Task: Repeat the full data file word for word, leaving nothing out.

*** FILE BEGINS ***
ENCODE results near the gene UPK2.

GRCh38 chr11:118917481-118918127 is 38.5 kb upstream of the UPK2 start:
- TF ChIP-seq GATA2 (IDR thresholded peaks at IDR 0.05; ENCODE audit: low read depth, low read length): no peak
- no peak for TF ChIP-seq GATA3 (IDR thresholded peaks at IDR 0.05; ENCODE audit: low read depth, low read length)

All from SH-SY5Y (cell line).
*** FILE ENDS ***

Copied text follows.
ENCODE results near the gene UPK2.

GRCh38 chr11:118917481-118918127 is 38.5 kb upstream of the UPK2 start:
- TF ChIP-seq GATA2 (IDR thresholded peaks at IDR 0.05; ENCODE audit: low read depth, low read length): no peak
- no peak for TF ChIP-seq GATA3 (IDR thresholded peaks at IDR 0.05; ENCODE audit: low read depth, low read length)

All from SH-SY5Y (cell line).